Medical treatment of vestibular disorders

Expert Opin Pharmacother. 2009 Jul;10(10):1537-48. doi: 10.1517/14656560902976879.


Background: The lifelong prevalence of rotatory vertigo is 30%. Despite this high figure, patients with vertigo generally receive either inappropriate or inadequate treatment. However, the majority of vestibular disorders have a benign cause, take a favorable natural course, and respond positively to therapy.

Objective: This review puts special emphasis on the medical rather than the physical, operative, or psychotherapeutic treatments available.

Methods: A selected review of recent reports and studies on the medical treatment of peripheral and central vestibular disorders.

Results/conclusions: In vestibular neuritis, recovery of the peripheral vestibular function can be improved by oral corticosteroids; in Menière's disease, there is first evidence that high-dose, long-term administration of betahistine reduces attack frequency; carbamazepine or oxcarbamazepine is the treatment of first choice in vestibular paroxysmia, a disorder mainly caused by neurovascular cross-compression; the potassium channel blocker aminopyridine provides a new therapeutic principle for treatment of downbeat nystagmus, upbeat nystagmus, and episodic ataxia type 2.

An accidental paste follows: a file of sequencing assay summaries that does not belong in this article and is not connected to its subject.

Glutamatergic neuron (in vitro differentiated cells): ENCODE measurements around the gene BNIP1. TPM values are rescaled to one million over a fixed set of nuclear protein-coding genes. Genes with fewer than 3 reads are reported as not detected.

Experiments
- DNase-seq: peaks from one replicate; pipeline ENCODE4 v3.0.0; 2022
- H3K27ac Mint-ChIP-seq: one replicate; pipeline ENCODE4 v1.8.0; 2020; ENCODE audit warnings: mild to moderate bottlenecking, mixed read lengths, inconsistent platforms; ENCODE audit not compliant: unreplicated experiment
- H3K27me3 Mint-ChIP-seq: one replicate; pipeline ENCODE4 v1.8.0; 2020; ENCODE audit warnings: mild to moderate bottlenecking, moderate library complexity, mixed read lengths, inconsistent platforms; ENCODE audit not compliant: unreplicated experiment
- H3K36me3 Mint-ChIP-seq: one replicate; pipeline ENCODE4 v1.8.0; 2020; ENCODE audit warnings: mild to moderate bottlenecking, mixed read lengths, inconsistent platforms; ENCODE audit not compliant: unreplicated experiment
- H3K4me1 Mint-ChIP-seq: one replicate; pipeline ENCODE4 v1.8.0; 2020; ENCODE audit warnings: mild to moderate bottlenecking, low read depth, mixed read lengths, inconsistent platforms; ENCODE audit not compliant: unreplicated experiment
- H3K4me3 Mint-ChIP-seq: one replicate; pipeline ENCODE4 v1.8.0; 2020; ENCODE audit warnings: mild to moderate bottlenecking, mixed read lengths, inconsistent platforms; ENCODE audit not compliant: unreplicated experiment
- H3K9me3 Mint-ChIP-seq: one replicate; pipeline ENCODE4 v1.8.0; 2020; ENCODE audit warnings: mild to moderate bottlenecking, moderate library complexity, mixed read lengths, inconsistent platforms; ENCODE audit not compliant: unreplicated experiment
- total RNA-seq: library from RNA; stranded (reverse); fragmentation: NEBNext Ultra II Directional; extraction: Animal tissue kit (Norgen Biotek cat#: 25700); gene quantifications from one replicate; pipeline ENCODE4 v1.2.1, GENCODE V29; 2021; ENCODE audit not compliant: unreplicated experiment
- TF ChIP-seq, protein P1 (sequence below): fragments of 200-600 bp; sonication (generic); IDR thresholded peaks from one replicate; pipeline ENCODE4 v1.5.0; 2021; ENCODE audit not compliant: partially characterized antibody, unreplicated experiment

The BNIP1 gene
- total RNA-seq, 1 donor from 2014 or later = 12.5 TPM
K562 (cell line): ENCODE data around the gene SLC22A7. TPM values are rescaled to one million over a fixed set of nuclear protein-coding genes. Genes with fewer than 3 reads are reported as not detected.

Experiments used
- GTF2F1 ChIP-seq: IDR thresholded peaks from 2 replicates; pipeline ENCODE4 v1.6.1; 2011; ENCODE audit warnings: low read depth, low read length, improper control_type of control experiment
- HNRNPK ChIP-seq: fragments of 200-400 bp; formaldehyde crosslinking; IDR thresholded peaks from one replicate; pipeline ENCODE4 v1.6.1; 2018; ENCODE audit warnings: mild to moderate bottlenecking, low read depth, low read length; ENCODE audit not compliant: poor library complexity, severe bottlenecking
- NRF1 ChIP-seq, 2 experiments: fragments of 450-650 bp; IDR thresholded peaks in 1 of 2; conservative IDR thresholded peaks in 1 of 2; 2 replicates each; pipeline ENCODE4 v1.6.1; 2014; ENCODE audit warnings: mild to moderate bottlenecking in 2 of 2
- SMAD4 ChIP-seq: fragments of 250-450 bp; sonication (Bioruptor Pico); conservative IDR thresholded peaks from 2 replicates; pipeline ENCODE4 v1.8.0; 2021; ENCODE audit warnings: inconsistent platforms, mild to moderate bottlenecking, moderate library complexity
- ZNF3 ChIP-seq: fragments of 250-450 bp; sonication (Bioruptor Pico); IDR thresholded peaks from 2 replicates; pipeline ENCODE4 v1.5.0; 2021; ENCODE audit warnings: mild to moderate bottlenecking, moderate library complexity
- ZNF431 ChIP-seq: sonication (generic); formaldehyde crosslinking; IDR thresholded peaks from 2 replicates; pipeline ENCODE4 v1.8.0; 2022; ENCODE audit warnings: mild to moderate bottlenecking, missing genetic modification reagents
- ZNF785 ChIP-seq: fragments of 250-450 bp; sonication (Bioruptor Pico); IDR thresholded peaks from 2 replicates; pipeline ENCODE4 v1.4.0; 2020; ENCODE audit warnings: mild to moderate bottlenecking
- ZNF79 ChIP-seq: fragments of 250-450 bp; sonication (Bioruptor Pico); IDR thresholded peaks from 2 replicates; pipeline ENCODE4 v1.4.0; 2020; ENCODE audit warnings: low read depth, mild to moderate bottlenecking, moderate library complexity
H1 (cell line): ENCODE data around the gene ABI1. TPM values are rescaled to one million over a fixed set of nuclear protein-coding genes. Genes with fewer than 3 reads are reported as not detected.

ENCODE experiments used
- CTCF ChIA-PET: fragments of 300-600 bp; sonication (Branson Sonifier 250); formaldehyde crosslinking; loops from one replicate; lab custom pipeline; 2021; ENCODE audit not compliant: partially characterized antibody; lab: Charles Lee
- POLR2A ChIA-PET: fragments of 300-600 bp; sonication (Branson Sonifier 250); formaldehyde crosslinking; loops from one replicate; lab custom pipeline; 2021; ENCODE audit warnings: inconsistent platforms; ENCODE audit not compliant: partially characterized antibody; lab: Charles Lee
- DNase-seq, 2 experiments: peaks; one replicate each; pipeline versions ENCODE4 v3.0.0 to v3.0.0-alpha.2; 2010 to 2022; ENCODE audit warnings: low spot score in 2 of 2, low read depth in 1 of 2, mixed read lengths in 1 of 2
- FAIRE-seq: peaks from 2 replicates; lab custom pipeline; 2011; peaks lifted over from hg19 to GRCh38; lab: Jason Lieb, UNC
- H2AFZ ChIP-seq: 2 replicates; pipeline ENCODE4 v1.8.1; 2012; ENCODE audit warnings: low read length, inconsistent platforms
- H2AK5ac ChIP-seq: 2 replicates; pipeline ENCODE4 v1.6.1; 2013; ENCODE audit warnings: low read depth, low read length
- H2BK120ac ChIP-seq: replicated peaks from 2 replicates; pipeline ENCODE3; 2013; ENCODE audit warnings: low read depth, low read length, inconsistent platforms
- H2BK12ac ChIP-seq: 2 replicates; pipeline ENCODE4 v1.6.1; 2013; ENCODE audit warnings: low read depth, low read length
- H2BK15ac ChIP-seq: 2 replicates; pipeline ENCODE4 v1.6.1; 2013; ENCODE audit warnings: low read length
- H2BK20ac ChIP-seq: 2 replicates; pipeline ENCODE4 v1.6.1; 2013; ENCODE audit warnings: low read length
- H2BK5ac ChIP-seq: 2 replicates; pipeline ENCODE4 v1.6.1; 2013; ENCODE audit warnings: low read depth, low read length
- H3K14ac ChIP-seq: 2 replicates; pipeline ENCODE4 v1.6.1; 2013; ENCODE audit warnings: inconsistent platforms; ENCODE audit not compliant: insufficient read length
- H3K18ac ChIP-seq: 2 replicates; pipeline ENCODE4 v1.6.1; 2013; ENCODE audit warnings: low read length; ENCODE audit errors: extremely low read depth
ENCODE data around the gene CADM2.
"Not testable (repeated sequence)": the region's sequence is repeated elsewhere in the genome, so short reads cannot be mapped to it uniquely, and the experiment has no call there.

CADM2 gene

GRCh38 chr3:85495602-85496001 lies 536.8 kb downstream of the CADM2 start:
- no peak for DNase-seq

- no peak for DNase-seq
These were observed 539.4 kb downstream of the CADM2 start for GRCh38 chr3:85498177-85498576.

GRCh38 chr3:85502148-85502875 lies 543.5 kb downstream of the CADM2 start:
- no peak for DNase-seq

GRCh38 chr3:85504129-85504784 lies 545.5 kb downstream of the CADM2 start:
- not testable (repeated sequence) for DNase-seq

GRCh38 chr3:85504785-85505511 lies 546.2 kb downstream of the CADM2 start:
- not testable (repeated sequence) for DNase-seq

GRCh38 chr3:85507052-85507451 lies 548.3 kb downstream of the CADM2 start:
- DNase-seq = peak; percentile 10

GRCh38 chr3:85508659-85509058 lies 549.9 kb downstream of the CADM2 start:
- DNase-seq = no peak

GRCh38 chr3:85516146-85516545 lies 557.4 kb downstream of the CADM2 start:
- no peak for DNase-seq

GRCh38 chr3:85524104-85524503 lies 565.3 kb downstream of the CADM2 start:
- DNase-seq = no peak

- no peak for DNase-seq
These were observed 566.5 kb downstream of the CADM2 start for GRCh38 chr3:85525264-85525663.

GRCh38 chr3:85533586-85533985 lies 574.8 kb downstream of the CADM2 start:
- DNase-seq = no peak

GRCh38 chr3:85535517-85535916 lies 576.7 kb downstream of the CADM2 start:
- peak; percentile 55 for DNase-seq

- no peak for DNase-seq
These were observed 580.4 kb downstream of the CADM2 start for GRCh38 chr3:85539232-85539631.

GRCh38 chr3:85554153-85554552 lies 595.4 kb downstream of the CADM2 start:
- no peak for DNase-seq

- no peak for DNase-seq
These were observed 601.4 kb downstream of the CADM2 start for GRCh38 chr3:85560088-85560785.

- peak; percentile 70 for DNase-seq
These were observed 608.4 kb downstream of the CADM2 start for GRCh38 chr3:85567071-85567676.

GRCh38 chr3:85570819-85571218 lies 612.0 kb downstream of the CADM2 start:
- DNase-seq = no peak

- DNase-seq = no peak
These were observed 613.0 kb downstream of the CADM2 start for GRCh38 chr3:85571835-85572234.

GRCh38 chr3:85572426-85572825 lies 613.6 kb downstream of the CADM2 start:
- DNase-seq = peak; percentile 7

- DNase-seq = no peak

Publication types

  • Review

MeSH terms

  • Benzodiazepines / therapeutic use*
  • Humans
  • Meniere Disease / drug therapy*
  • Pharmaceutical Preparations
  • Vertigo / etiology
  • Vestibular Diseases / drug therapy*
  • Vestibular Neuronitis / drug therapy*


  • Pharmaceutical Preparations
  • Benzodiazepines